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In Hidden Heroism , Robert Edgerton investigates the history of Afro-American participation in American wars, from the French and Indian War to the present. He argues that blacks in American society have long-suffered from a "natural coward" stereotype that is implicit in the racism propagated from America's earliest days, and often intensified as blacks slowly received freedom in American society. For instance, blacks served admirably in various wars, returned home after their service to short-term recongnition, and then soon found themselves even more seriously entrenched in a racist system because they were perceived as a threat to whites. This was true, Edgerton argues, until the Civil Rights movement and Vietnam, though the stereotypes have not been fully eradicated. In this book, Edgerton provides an accessible and well-informed tour through this little-known, but significant aspect of race in American military history.
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Robert B. Edgerton is the author of more than twenty other books on a variety of sociological, anthropological, and historical topics, most recently Hidden Heroism (Westview 2001). He also teaches anthropology at the UCLA School of Medicine.From Publishers Weekly:
Differing from such standard works as Bernard Nalty's Strength for the Fight (1986) and Gerald Astor's The Right to Fight (1999), this generalist's history focuses on debunking the most controversial aspect of its subject: the racist argument that African-Americans were natural cowards, unwilling and unable to meet the demands of the battlefield. This "American exceptionalism," according to Edgerton, is best interpreted as arising from a long-standing fear of black uprisings, originating in the slaveholding South and spreading northwards after the Civil War, despite a post-Civil War corps of black professionals that served with pride of regiment and pride of race. In the two World Wars, a white-dominated military culture not only insisted that blacks could not fight, but denied them training for combat. It is scarcely surprising that some victims of the stereotype lived down to it, while others rose above it. Edgerton intriguingly takes account of civilian riots, and the armed forces' recent success in drastically reducing institutional racism in a relatively short period of time. Throughout, the book is carefully argued and documented, although reliant on secondary sources. And if its subject now feels like something of a straw man, all the better. (Feb.)Forecast: Public and university libraries will be a lock for this title, as will the African-American studies market. Yet Edgerton's accessible style will make it appealing to buffs as well as to regular readers of history. In order for it to reach them, booksellers will have to be able to see beyond Westview's academic focus.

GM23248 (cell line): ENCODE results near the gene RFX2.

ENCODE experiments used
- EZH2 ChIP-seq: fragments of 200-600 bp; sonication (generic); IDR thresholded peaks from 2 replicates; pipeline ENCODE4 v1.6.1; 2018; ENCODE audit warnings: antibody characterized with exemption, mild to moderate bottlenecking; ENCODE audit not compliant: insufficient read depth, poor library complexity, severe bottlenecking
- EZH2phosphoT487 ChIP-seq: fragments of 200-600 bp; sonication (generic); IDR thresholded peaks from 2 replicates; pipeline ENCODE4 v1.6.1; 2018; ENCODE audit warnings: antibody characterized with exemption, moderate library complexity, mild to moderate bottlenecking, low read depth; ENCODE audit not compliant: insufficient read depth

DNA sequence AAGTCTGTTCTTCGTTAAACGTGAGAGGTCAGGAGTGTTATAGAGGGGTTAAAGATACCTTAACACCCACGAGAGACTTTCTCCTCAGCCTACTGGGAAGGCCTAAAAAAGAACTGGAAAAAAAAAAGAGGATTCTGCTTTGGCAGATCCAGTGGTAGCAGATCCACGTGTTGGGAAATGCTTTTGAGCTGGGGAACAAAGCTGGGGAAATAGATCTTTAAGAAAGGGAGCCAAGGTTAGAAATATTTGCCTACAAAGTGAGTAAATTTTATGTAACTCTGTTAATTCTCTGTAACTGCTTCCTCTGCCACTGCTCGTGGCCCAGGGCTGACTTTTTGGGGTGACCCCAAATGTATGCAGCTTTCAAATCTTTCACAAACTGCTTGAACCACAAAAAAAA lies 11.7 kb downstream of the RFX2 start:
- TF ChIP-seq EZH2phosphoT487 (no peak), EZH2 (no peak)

Copyright 2001 Cahners Business Information, Inc.
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Book Description Basic Books. Hardcover. Condition: New. 0813338581 Never Read-may have light shelf or handling wear-has a price sticker or price written inside front or back cover-publishers mark-Good Copy- I ship FAST with FREE tracking!!. Seller Inventory # SKU000028193
Book Description Basic Books, 2001. Hardcover. Condition: New. Seller Inventory # DADAX0813338581
Book Description Basic Books, 2001. Condition: New. book. Seller Inventory # M0813338581